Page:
Adapter Design Pattern in Kotlin

1. Definition

The Adapter Design Pattern allows incompatible interfaces to work together. It acts as a bridge between two unrelated interfaces by providing what one interface expects from the other.

In this tutorial, we will learn how to implement an Adapter Design Pattern using Kotlin programming language.

2. Problem Statement

Imagine you're traveling abroad and you have an electrical device with a plug that's incompatible with the sockets in your hotel. The device has a two-pin plug, while the socket accepts three-pin plugs. Directly plugging the device won't work due to the difference in design.

3. Solution

Use an adapter – a device that can accept a two-pin plug on one end and has a three-pin plug on the other. This way, you can connect your device to the socket through the adapter without changing the device or the socket.

4. Real-World Use Cases

1. Travel adapters for electronic devices.

2. Memory card readers that allow different card types to be read by the same device.

3. Software libraries that bridge modern systems with legacy code.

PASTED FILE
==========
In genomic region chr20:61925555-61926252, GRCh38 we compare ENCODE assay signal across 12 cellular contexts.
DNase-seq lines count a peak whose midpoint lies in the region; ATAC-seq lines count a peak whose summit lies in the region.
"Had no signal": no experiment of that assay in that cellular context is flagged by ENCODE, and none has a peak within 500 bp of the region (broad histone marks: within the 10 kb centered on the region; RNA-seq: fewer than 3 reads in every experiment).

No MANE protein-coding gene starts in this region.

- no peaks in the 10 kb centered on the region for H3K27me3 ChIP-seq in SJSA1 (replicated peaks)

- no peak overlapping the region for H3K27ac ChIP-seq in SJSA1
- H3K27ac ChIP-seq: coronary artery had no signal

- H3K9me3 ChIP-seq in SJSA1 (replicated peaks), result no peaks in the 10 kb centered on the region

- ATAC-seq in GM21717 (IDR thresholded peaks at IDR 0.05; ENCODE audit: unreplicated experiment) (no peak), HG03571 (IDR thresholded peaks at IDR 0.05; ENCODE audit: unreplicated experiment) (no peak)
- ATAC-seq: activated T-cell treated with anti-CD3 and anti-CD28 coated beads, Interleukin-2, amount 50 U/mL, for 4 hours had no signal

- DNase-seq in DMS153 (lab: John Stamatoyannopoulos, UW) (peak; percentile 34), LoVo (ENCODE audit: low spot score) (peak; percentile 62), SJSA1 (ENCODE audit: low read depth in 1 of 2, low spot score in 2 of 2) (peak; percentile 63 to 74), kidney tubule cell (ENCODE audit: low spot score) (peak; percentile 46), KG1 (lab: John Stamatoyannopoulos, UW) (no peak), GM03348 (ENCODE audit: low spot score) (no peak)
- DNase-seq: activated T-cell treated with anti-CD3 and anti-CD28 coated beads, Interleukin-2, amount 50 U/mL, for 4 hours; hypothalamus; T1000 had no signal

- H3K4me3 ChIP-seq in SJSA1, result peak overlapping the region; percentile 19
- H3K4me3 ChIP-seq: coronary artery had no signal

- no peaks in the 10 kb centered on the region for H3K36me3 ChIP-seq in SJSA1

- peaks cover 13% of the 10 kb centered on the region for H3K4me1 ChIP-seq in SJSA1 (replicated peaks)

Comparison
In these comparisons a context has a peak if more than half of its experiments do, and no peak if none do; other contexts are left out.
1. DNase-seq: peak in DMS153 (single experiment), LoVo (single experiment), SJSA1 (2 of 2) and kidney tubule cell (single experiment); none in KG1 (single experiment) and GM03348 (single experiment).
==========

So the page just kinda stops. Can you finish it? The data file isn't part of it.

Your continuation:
5. Implementation Steps

1. Identify the existing interface that needs adapting (Target).

2. Recognize the interface that the client expects (Adaptee).

3. Create an adapter class that implements the target interface and has a reference to the adaptee.

4. Implement the methods of the target interface in the adapter by delegating to the adaptee.

6. Implementation in Kotlin Programming

// Target interface
interface ThreePinSocket {
    fun acceptThreePinPlug()
// Adaptee
class TwoPinPlug {
    fun insertTwoPinPlug() {
        println("Two-pin plug inserted!")
// Adapter
class PlugAdapter(private val plug: TwoPinPlug) : ThreePinSocket {
    override fun acceptThreePinPlug() {
        println("Adapter made it compatible with three-pin socket!")
fun main() {
    val twoPinPlug = TwoPinPlug()
    val adapter = PlugAdapter(twoPinPlug)


Two-pin plug inserted!
Adapter made it compatible with three-pin socket!


1. ThreePinSocket is the target interface that our client (in this case, the socket in the hotel) expects.

2. TwoPinPlug is the adaptee – the existing functionality we want to adapt.

3. PlugAdapter is the adapter class. It takes a TwoPinPlug as a reference and implements the ThreePinSocket interface. It makes the two-pin plug compatible with the three-pin socket.

4. In the main function, we create a TwoPinPlug object and an adapter. We then use the adapter to connect the plug to the socket.

7. When to use?

The Adapter pattern is useful when:

1. You need to integrate classes with incompatible interfaces.

2. You want to use a class that doesn't meet the requirements of an interface directly.

3. You want to reuse existing classes in a new environment without modifying their code.